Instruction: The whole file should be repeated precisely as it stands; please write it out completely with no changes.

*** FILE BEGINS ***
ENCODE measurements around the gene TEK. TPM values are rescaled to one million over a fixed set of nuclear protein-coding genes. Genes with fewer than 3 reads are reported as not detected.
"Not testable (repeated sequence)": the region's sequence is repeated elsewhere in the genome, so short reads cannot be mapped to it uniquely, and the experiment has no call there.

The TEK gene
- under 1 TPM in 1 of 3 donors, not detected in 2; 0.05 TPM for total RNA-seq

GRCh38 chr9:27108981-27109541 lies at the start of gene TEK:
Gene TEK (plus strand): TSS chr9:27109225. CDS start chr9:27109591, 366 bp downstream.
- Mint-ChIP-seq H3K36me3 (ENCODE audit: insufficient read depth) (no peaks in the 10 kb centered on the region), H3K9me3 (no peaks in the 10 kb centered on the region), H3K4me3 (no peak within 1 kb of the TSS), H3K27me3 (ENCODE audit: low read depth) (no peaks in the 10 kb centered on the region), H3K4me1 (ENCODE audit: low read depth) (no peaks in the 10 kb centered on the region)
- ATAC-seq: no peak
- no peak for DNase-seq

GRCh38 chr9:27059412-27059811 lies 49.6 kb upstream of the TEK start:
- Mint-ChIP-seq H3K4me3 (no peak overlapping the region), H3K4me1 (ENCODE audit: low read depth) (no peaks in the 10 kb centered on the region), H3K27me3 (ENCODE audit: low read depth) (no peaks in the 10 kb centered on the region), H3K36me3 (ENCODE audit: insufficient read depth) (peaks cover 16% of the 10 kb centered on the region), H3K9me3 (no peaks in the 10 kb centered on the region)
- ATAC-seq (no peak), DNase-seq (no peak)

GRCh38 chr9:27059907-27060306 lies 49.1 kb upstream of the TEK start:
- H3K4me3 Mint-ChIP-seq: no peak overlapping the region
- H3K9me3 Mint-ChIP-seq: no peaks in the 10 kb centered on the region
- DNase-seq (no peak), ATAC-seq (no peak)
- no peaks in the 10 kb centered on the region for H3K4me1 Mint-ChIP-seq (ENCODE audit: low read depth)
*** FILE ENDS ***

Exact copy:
ENCODE measurements around the gene TEK. TPM values are rescaled to one million over a fixed set of nuclear protein-coding genes. Genes with fewer than 3 reads are reported as not detected.
"Not testable (repeated sequence)": the region's sequence is repeated elsewhere in the genome, so short reads cannot be mapped to it uniquely, and the experiment has no call there.

The TEK gene
- under 1 TPM in 1 of 3 donors, not detected in 2; 0.05 TPM for total RNA-seq

GRCh38 chr9:27108981-27109541 lies at the start of gene TEK:
Gene TEK (plus strand): TSS chr9:27109225. CDS start chr9:27109591, 366 bp downstream.
- Mint-ChIP-seq H3K36me3 (ENCODE audit: insufficient read depth) (no peaks in the 10 kb centered on the region), H3K9me3 (no peaks in the 10 kb centered on the region), H3K4me3 (no peak within 1 kb of the TSS), H3K27me3 (ENCODE audit: low read depth) (no peaks in the 10 kb centered on the region), H3K4me1 (ENCODE audit: low read depth) (no peaks in the 10 kb centered on the region)
- ATAC-seq: no peak
- no peak for DNase-seq

GRCh38 chr9:27059412-27059811 lies 49.6 kb upstream of the TEK start:
- Mint-ChIP-seq H3K4me3 (no peak overlapping the region), H3K4me1 (ENCODE audit: low read depth) (no peaks in the 10 kb centered on the region), H3K27me3 (ENCODE audit: low read depth) (no peaks in the 10 kb centered on the region), H3K36me3 (ENCODE audit: insufficient read depth) (peaks cover 16% of the 10 kb centered on the region), H3K9me3 (no peaks in the 10 kb centered on the region)
- ATAC-seq (no peak), DNase-seq (no peak)

GRCh38 chr9:27059907-27060306 lies 49.1 kb upstream of the TEK start:
- H3K4me3 Mint-ChIP-seq: no peak overlapping the region
- H3K9me3 Mint-ChIP-seq: no peaks in the 10 kb centered on the region
- DNase-seq (no peak), ATAC-seq (no peak)
- no peaks in the 10 kb centered on the region for H3K4me1 Mint-ChIP-seq (ENCODE audit: low read depth)